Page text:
Lending to Small Businesses – Impact on Bank’s Profitability
Small businesses operating in the U.S. currently number at 29 million; and a major portion of these require financial solutions such as cash and credit management, trade financing, payroll processing, and treasury services. Banks that successfully targeted the small business segment have earned higher net interest margin (NIM) and return on assets (ROA).
Banks trying to gain a competitive edge and a bigger share of the small business markets have to be cognizant of various behavioral, economic, regulatory, and technological challenges. Banks also need to design their product portfolio to match the specific requirements of small businesses and also determine the best channel to deliver their products.
Bankers are focusing on direct marketing t o meet the high financial challenges, i.e. the cost of serving small business owners . Acknowledging that the cost of serving new customers is almost 10 times the cost of serving existing customers, most small business bankers are now involved in up-selling and cross-selling of services to existing customers. The current economic environment has changed the landscape for small businesses. Banks also need to provide them the right product at attractive cost, and learn how to evolve their risk profile to accommodate a wider audience.
‘U.S. Small Business Banking Trends’ is a study of small businesses using banking products and the changing trends in small business banking. The study is designed to provide insights on the behavioral aspects of the small businesses towards the banking products offered by large as well as small banks.
Scope of the report
T his section seeks to provide a schematic of the marketplace under study; and to enable t he report user to determine their competitiveness and positioning in the market. Through our in-depth understanding of the financial services industry, we size the market, identify the trends and drivers, and develop the right framework for strategy formulation to help users maintain or enhance their market position.
T his section seeks to identify the already existing business models; and to optimize these models in order to help FIs enter new and lucrative markets.
Th is section seeks to profile the companies supporting the market under study. We profile the top vendors and analyze user perspectives to help you make the best decision for your financial institution. Every report includes in- depth reviews of the top vendors.
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Key questions answered
- How is the landscape of small business banking industry changing?
- What is the right channel or mix of channels that will drive conversion?
- Can the message position your offer better than your competition? How can the message help you keep existing customers and acquire new customers?
- Is there a vertical, demographic, or workflow benefit trait that identifies the small business owner as a potential customer? For example, one such construct may be on customer value and financial value.
- What process does the small business owner go through for selecting a banking product? Our unique process determines the trigger points to help you close every sale.
- Who are the industry leaders and what are they doing to retain their position?
- What are the major drivers and opportunities in the market?
- What is the competitive outlook, what are the major tools and services, who are the major players in the market segments?
Powerful Research and analysis
The analysts working with MarketsandMarkets come from renowned publishers and market research firms globally, adding their expertise and domain understanding. We get the facts from over 22,000 news and information sources, a huge database of key industry participants and draw on our relationships with more than 900 market research companies.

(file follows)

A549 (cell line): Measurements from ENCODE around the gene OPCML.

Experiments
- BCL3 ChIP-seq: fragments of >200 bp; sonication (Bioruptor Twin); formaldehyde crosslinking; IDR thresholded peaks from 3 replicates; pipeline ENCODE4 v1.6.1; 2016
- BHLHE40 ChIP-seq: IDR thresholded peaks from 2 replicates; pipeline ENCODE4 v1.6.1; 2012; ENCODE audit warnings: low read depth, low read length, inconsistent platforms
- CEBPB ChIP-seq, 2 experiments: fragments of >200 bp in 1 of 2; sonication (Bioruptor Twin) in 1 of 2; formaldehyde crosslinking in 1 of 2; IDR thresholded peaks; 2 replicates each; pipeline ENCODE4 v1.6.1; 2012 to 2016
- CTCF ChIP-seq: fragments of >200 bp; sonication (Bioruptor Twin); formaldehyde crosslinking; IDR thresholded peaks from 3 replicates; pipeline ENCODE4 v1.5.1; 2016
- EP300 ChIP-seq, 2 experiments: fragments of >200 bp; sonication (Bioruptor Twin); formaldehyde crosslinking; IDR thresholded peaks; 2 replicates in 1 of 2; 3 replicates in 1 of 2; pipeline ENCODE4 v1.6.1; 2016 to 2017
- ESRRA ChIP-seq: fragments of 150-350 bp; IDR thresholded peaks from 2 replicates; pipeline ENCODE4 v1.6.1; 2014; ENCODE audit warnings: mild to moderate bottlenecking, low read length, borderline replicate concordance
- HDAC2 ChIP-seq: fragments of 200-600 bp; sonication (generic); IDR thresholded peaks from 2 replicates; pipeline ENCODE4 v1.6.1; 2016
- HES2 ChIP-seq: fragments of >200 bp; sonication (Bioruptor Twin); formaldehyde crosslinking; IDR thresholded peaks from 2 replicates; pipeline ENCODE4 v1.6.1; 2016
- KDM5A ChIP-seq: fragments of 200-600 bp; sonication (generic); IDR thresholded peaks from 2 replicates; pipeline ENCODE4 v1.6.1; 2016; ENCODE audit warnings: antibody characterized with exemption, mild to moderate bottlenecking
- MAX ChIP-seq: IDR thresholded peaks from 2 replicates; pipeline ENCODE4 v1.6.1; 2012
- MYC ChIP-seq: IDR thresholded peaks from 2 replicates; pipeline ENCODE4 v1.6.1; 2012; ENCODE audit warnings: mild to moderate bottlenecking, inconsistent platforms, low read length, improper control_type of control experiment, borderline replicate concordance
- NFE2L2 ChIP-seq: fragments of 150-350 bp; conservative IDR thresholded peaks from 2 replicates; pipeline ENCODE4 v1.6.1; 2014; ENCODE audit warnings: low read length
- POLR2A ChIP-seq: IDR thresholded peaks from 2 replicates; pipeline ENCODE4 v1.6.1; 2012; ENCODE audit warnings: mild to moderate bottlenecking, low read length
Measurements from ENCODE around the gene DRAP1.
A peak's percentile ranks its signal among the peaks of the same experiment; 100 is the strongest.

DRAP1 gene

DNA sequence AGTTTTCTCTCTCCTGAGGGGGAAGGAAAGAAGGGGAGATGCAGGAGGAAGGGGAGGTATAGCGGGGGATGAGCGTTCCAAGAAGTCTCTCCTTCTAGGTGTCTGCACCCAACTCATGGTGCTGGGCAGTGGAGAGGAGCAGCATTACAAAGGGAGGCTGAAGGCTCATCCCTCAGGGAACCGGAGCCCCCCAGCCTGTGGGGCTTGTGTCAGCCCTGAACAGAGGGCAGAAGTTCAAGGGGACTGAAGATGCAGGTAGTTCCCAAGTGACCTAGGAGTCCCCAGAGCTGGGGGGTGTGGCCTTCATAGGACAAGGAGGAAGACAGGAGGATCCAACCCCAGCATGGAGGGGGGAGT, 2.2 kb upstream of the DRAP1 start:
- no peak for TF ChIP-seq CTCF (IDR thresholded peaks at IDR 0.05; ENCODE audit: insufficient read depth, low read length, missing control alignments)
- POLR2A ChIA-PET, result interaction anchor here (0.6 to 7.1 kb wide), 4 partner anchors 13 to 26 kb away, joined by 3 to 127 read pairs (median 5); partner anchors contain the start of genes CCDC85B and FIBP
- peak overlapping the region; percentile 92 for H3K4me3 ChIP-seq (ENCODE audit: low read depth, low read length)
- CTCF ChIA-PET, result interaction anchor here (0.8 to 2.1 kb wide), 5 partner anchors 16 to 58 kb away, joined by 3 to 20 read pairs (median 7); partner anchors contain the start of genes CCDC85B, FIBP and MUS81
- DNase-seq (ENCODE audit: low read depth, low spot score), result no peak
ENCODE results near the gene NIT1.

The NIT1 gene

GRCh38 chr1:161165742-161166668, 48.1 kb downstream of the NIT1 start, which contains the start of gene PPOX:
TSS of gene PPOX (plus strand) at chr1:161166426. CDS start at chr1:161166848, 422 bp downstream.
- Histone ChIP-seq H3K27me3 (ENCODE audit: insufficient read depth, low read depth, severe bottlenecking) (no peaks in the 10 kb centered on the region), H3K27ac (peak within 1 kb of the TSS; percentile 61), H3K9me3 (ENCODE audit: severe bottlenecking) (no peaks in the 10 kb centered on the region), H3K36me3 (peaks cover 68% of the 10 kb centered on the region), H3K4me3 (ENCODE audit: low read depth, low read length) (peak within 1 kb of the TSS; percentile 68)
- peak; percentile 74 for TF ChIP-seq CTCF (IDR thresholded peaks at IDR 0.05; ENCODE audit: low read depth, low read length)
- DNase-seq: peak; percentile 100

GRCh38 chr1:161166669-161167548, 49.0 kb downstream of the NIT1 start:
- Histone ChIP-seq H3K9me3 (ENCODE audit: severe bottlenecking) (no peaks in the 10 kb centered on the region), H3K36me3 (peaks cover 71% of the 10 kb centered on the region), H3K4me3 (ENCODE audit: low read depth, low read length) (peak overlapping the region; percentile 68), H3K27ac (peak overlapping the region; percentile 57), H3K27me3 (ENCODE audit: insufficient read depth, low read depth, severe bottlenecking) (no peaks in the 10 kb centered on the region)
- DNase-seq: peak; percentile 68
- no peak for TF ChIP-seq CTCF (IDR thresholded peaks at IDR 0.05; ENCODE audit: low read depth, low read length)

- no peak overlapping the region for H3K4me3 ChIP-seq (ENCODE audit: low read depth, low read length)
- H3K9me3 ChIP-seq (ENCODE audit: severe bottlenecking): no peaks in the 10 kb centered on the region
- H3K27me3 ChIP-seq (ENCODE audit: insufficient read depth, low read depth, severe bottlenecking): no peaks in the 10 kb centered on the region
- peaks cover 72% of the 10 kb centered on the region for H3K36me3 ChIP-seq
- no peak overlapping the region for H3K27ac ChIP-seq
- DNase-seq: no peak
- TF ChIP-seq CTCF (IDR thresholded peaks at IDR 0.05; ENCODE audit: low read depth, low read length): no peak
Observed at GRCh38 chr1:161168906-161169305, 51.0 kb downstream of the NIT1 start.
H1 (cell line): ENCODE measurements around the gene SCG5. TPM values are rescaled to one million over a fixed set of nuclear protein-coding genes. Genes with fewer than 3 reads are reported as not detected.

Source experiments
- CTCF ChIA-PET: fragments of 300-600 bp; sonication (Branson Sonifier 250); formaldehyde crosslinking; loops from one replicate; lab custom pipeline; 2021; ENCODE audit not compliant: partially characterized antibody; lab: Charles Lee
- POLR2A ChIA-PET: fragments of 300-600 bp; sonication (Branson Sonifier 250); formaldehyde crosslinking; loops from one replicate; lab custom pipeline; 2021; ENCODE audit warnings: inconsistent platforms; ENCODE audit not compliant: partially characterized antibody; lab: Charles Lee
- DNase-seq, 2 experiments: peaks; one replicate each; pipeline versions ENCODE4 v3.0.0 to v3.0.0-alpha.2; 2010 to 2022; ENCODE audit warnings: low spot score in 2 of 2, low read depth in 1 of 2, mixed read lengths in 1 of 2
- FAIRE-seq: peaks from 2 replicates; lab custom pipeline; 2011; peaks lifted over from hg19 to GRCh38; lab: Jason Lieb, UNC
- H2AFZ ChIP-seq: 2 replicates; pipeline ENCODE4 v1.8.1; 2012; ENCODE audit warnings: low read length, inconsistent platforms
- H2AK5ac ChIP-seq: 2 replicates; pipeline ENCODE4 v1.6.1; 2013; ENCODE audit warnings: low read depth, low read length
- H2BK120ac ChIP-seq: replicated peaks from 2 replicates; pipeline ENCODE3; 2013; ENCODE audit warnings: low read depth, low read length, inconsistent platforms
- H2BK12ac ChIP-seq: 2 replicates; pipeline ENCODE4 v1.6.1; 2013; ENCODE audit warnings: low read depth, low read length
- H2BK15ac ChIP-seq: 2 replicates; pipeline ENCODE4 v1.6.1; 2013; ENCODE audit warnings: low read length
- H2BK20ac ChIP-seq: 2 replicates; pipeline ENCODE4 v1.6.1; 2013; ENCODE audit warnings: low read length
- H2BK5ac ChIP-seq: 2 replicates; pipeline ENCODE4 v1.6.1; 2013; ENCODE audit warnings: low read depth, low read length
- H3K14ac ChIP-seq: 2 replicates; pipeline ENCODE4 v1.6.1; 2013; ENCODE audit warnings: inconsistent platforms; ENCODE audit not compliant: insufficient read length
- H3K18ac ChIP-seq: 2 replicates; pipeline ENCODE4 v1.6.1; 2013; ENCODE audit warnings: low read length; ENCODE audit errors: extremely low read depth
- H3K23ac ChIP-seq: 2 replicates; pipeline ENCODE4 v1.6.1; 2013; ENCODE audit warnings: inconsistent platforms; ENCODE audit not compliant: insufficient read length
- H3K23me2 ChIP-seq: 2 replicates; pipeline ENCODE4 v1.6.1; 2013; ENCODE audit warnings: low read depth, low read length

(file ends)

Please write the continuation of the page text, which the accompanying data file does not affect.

TABLE OF CONTENTS
SEGMENTING THE SMALL BUSINESS MARKET
FOCUS ON DEPOSITS TO IMPROVE CUSTOMERDEFINED.
STRATEGIES TO IMPROVE DEPOSITS
BETTER PERFORMANCE OF BANKS FOCUSED ON SMALL BUSINESSES LENDING
STRATEGIES TO IMPROVE LENDING ERROR! BOOKMARK NOT DEFINED.
CREATING SUCCESSFUL BUSINESS MODEL FOR SMALL BUSINESS BANKING
1.1 REPORT PURPOSE
1.1.1 REPORT CATALYST
1.2 REPORT STRUCTURE
1.3 RESEARCH OBJECTIVES
1.4 RESEARCH METHODOLOGY
2 DEFINING SMALL BUSINESSES
2.1 KEY FINDINGS ERROR! BOOKMARK
2.2 U.S. SMALL BUSINESS MARKET
2.3.1 BY ETHNICITY
2.3.2 BY GENDER
2.5 NUMBER OF EMPLOYEES
3 STRATEGY FORMULATION
3.1 KEY FINDINGS
3.2 BANKING NEEDS OF SMALL BUSINESSES
3.3 BANK STRATEGIES FOR SMALL BUSINESS NEEDS
3.4 CHALLENGES IN SERVING SMALL BUSINESSES
3.5 SMALL BUSINESS BANKING STRATEGIES
3.5.1 DEPOSIT PRODUCTS
3.5.2 STRATEGIES FOR ATTRACTING DEPOSITS
220.127.116.11 Simplified and innovative product set
18.104.22.168 Emphasis on product packaging
22.214.171.124 Competitive pricing for deposits
126.96.36.199 Credit card products
3.5.4 OPERATIONAL STRATEGIES
188.8.131.52 Centralizing process to reduce operational costs
184.108.40.206 Segmenting strategies
3.6 SMALL BUSINESS SPENDING ON FINANCIAL PRODUCTS AND SERVICES
3.7 WINNING MODEL FOR SMALL BUSINESS BANKING
3.8 LENDING TO SMALL BUSINESSES
3.8.1 NIM, ROA AND ROE COMPARISON
3.8.2 BENCHMARKING LENDERS
220.127.116.11 Banks with asset size of more than $50 billion
18.104.22.168 Banks with asset size of $10 billion-$50 billion
22.214.171.124 Banks with asset size of $1 billion - $10 billion
4 KEY TRENDS IMPACTING DEMAND OF SMALL BUSINESS BANKING PRODUCTS
4.1 KEY FINDINGS
4.2 TRENDS SUPPORTING SMALL BUSINESS BANKING
4.2.1 99.7% OF BUSINESSES ARE SMALL & MEDIUM ENTERPRISES
4.2.2 IMPROVING ECONOMY TO HAVE A POSITIVE IMPACT
126.96.36.199 Increasing small business confidence index
188.8.131.52 Increased sales and profit expectations of small businesses
4.2.3 INCREASING GOVERNMENT SUPPORT TO IMPROVE CREDIT AVAILABILITY
4.2.4 GREATER SCOPE FOR UP-SELLING AND CROSS-SELLINGDEFINED.
4.2.5 INCREASING ADOPTION OF TECHNOLOGY AMONG SMALL BUSINESS OWNERS
4.2.6 UNDERBANKED SMALL BUSINESSES EMERGING TARGET FOR BANKS
4.2.7 SMALL BUSINESS LENDING EXPECTED TO INCREASE IN 2010
4.3 RESTRAINTS IN SMALL BUSINESS BANKING
4.3.1 INCREASINGS FAILURE RATE OF SMALL BUSINESSES
4.3.2 RISING TRENDS IN SMALL BUSINESS LOAN DEFAULT RATE
4.3.3 BREAKDOWN OF THE FINANCIAL MARKET
5 CASE STUDIES
5.1 KEY FINDINGS
5.2 WELLS FARGO
5.2.1 CHALLENGES IN LENDING TO SMALL BUSINESSES
5.2.2 STRATEGIES ADOPTED TO ADDRESS CHALLENGES